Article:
Jun 24 2013


Reviewed by Jessica Debats, Massachusetts Institute of Technology

Environmental Inequalities Beyond Borders: Local Perspectives on Global Injustices edited by JoAnn Carmin and Julian Agyeman, MIT Press, 2011, 320pp.

Globalization is transforming not only the environment, but the way environmental justice is pursued. Previous environmental justice studies focus on the distribution of local adverse impacts. However, distance can entrench inequalities, as remote communities receive the short-end of increasingly long supply chains. Through studies ranging from climate adaptation in South Africa, to mining investment in Fiji, to Chinese oil exploration in Africa, Environmental Inequalities Beyond Borders provides an insightful portrait of the ways in which globalization enables environmental injustice and provides new means of challenging it.

The authors examine how spatial separation of consumption and production makes impacts less visible and responsibility more tenuous for environmental problems ranging from industrial waste to climate change. They show how international organizations inadvertently amplify inequities by prioritizing their own agendas rather than local concerns or indigenous values. Finally, they explore how globalization allows civil society to use international networks and multilevel governance to strengthen local responses to global pressures.

The authors go beyond the list of the “usual suspects.” Divisions are not just between North and South, but between developing nations. For instance, China, in its race to develop its economy, perpetuates environmental inequalities in other developing nations. While corporations and extractive industries are typically the “bad guys,” many of the studies in this volume show that NGOs are also guilty of perpetuating inequalities themselves.

While the authors demonstrate how communities tend to respond to present injustices, it would be helpful to know which policies might help developing countries prevent future injustices by generating more “good globalization” and less “bad globalization.” Since it is almost impossible to opt out of the global economy, we need to know how developing nations might pursue development pathways that will put them in a more advantageous global position. Zooming out would offer a useful companion to the fine-grained analysis of globalization’s local effects provided by Environmental Inequalities Beyond Borders.

Jun 24 2013


Reviewed by Lawrence Susskind, Massachusetts Institute of Technology

Water, Ecosystems and Society: A Confluence of Disciplines by Jayanta Bandyopadhyay, Sage, 2009 (2nd ed.), 212 pp.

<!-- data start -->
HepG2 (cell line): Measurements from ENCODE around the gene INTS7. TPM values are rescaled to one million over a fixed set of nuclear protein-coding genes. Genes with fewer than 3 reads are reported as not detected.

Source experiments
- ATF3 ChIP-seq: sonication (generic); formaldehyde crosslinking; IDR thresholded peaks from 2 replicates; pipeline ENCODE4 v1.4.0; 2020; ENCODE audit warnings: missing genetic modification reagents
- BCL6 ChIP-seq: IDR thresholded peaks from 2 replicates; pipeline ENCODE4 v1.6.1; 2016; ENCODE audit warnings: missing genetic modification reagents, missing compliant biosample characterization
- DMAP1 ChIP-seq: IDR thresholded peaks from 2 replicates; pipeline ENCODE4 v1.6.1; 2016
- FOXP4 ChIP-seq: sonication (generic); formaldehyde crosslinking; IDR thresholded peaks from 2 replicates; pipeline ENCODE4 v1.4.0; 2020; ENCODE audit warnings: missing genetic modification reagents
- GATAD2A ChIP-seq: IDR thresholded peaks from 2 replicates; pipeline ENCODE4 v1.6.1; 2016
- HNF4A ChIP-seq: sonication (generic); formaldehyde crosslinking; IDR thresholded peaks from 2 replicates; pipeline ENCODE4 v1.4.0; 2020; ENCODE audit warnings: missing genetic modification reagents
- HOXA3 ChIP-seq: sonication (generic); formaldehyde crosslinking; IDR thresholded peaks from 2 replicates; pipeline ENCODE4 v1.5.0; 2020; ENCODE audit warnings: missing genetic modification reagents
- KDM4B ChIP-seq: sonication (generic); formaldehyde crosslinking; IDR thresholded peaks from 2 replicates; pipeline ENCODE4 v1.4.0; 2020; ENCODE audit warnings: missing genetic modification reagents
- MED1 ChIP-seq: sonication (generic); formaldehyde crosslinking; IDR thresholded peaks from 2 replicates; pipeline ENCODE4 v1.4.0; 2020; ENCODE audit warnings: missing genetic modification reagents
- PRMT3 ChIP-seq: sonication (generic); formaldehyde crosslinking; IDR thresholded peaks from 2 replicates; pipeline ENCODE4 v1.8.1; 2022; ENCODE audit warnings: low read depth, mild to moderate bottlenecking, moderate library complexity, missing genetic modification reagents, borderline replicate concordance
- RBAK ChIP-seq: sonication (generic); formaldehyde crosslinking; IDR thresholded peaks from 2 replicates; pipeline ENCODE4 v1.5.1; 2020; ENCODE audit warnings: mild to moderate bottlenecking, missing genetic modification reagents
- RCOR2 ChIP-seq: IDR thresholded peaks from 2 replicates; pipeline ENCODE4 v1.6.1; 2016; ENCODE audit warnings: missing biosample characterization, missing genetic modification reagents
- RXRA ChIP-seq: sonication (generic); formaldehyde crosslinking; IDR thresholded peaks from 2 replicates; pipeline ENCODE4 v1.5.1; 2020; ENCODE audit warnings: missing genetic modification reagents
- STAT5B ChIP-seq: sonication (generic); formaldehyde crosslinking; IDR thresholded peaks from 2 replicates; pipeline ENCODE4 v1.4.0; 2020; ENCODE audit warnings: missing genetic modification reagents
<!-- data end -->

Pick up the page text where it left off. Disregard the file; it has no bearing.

Jayanta Bandyopadhyay was the head of the Centre for Development and Environment Policy at the Indian Institute of Management in Calcutta. He has also been the President of the Indian Society for Ecological Economics, and held other academic and policy-making roles during his 35 year career as a senior water professional. In his recent book, he makes a strong case for changing the way water is managed in India, urging that basic ecosystem services be protected even as increasing amounts of fresh water are extracted from rivers and streams to meet growing agricultural, industrial and residential needs. It will not be easy to move away from the long-standing paradigm that puts development needs first.

His initial premise is that additional disciplinary diversity is crucial to generating the knowledge needed to achieve a better balance between human requirements and natural ecosystem needs. He is firmly convinced a new water systems management paradigm (that will take on-going ecological sustainability more seriously) will require a shift in the way economic analysis is used to value water and ecological services. Whether traditional economists will cooperate is unclear.

Dr. Bandyopadhyay devotes special attention to the river-link project developed by India’s National Water Development Agency. He names this the largest civil engineering project in the world. A more complete interdisciplinary analysis, and a more open scientific dialogue, he believes, would raise doubts about the social desirability and the ecological sustainability of the project. Moreover, it is not likely, he believes, to achieve the flood control objectives its proponents have in mind. Although Water, Ecosystems and Society is a small book, it raises large questions in a very compelling way.